Very common problem. Very easy solution. Deserves a separate article. This alone can save hundreds of thousands of person years of drudgery globally every day.
This article shows the problem and the solution in a concise way. Quick and Easy.
Pivot Table is often used in Tabular mode (Left) because people do not like the Compact mode (Right).
The data is same. The analysis is same. But the tabular mode allows you to use output of one pivot table as an input to another pivot table if you copy and paste it as values.
Of course, there will be gaps in the data. Observe that after the business type Corporate and Retail there are few row empty. Now, you must fill these gaps before you can use the pasted data as another data source. Unless these gaps are filled, sort, filter or further analysis is impossible.
Here is a more complex example – with more columns and consequently – more gaps to fill.
The wrong way
Everyone who has experienced this situation knows that the job of filling these gaps is the job of the human being – and not Excel. Therefore, we end up spending inordinate amount of time trying to fill the gaps.
Depending upon your level of proficiency or the lack of it, there are at least 5 different methods available to fill these gaps manually. Some of these methods of deplorably inefficient and some are technically sound. But that is not the point.
The point is that we forget the fact that Microsoft is observing all our requirements and providing solutions for them continuously. Even after 25 years, their zeal for simplifying our lives has not diminished!
Remember: Struggle means ignorance. When you catch yourself struggling, assume that there must be a better way and find it.
The right way
While everyone thought that pivot table is not capable of filling these gaps, Microsoft added a small little solution to Pivot table. But hardly anyone has noticed it.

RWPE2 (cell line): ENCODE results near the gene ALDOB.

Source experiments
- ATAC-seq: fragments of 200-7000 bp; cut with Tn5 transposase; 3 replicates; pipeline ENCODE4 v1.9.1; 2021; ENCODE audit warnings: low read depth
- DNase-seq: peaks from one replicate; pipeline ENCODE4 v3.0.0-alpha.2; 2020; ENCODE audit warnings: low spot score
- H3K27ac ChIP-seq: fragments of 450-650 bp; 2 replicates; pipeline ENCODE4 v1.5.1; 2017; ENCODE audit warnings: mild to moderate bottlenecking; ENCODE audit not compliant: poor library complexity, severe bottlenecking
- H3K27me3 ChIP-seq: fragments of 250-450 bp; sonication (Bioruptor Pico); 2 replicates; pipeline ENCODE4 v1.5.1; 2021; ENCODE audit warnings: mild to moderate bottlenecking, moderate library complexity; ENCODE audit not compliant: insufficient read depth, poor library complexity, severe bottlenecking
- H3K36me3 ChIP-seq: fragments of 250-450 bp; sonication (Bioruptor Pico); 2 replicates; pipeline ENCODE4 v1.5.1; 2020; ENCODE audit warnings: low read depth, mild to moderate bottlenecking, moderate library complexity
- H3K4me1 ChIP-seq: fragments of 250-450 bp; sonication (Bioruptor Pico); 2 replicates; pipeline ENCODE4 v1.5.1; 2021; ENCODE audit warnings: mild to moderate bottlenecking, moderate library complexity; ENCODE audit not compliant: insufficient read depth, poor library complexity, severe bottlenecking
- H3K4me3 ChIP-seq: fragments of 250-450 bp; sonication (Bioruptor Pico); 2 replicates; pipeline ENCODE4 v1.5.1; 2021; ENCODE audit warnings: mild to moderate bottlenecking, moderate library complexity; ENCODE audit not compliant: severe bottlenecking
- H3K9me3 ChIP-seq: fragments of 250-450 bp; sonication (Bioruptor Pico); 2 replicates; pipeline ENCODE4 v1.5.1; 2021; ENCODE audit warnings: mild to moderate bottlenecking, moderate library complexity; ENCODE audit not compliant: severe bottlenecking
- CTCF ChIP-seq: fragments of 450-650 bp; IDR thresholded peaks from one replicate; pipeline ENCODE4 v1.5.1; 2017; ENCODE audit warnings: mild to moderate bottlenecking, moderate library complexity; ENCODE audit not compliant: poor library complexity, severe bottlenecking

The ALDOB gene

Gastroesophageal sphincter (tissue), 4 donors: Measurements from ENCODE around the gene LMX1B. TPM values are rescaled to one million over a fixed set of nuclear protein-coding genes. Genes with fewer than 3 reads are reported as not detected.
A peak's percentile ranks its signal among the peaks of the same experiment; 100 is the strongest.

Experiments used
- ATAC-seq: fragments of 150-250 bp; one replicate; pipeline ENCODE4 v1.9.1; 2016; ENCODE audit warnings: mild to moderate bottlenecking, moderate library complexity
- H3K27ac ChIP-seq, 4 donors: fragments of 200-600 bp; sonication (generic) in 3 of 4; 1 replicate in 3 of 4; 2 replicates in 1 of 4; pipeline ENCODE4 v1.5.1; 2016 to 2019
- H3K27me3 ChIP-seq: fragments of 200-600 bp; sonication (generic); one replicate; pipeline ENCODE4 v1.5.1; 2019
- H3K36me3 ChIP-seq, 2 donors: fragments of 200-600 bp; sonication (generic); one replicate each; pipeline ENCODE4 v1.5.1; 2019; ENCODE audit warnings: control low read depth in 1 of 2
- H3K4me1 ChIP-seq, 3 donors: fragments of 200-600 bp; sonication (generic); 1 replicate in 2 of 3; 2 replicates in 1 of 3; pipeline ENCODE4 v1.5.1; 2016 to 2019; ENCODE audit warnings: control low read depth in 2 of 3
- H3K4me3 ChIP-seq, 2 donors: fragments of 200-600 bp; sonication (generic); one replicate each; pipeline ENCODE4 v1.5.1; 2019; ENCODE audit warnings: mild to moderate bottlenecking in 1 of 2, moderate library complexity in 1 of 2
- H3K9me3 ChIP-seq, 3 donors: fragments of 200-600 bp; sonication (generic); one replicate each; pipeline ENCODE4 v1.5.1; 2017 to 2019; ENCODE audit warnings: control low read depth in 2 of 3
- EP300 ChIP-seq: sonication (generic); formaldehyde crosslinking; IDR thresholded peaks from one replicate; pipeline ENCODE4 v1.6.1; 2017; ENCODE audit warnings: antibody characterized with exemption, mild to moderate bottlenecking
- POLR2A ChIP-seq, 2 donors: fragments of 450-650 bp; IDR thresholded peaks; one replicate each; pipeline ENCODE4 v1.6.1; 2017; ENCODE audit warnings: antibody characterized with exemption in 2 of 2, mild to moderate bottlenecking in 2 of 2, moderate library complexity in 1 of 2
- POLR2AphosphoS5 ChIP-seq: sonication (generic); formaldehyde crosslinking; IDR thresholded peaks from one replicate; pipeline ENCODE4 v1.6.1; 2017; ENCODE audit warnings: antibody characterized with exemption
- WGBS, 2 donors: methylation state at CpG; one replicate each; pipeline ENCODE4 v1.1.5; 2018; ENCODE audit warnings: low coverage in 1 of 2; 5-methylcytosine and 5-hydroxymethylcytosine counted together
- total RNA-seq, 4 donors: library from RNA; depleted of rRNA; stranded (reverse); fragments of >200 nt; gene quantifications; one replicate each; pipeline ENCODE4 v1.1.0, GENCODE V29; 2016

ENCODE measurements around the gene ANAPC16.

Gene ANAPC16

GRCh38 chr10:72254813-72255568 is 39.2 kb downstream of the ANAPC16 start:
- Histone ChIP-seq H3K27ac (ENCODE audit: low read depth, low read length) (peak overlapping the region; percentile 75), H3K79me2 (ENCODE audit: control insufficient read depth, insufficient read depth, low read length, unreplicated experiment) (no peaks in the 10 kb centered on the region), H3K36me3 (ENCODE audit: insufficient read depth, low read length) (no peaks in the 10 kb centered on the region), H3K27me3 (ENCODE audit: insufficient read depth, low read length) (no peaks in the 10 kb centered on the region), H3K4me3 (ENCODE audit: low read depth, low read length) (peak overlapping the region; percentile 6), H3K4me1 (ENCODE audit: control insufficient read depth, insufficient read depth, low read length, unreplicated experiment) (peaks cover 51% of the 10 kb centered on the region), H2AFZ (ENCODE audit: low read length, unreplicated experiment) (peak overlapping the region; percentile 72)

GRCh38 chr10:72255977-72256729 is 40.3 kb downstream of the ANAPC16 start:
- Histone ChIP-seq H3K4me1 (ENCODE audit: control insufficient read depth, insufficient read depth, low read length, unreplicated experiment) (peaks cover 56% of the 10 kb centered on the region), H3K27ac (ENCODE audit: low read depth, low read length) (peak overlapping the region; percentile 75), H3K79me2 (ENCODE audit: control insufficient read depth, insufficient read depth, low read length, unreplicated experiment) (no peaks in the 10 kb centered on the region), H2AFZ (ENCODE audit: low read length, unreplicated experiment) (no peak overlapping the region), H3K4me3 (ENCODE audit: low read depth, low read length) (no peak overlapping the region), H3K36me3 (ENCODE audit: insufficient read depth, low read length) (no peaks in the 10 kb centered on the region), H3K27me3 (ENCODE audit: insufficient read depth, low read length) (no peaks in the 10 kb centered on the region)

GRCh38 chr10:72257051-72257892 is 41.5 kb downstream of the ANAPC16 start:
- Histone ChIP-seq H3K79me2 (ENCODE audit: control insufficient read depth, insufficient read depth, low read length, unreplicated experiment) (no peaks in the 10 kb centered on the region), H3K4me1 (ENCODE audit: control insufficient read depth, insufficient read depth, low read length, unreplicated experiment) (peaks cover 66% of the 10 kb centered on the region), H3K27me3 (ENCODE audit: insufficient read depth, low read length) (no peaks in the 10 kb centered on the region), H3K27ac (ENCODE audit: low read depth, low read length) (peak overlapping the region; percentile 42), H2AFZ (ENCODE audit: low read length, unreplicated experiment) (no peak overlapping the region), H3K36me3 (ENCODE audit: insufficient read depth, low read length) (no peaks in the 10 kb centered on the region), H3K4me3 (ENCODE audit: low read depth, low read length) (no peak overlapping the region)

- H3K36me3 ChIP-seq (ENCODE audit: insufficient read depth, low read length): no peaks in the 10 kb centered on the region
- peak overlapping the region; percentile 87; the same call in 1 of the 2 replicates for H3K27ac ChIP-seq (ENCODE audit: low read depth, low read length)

This works only in Tabular mode of Pivot Table.
If you want to be sure, first go to Pivot Table tab – Design – Report Layout and choose Tabular Layout
Now open the same dropdown and choose Repeat All Item Labels.
That’s it. All the gaps in Pivot Table are automatically filled.
This is what is called as a Flattened Pivot Table. This option is directly available from Power Pivot menu.
What if you don’t have the original pivot table?
If someone pasted the pivot as values and then sent it to you, this option is not going to work. In that case you need to fill the gaps manually. We will cover that methodology in the next article.
When do you use different report layouts?
Refer to the screen images shown earlier – Tabular and Compact layout.
Tabular layout uses one physical column for every field added. Due to this the width of the pivot table increases every time you add a field. This increases the scrolling requirements, making the pivot table less convenient to interpret. If you want to paste pivot as values, and use the output as another input (after filling the gaps), you must use this layout.
Therefore, the compact mode was created where the pivot table continues to occupy only 1 row even if you add multiple fields in the row area. This view is more convenient to interpret visually.
There is a third layout called Outline view. It is similar to tabular view but adds a separate row for every item in every field. Increases the number of rows occupied by the pivot table.
For onscreen reading and publishing to Excel Services (SharePoint / OneDrive for Business), the compact view is better. It also reduces the width – so suitable for printing as well.
Tabular view is useful if you want to copy paste the pivot as an input to some other process. It is also useful in cases where traditional reports have to be matched as per some long standing rules or norms. Most of the customization required to satisfy such requirements is not supported by Pivot table. That is another reason why copy paste as value is required often.
This feature is there since 2010. Did you notice it?
If you noticed and used it, good for you. But if you did not notice this feature before, it is also possible that many other useful features are being ignored by you.
So the moral of the story is : Explore. Don’t ignore!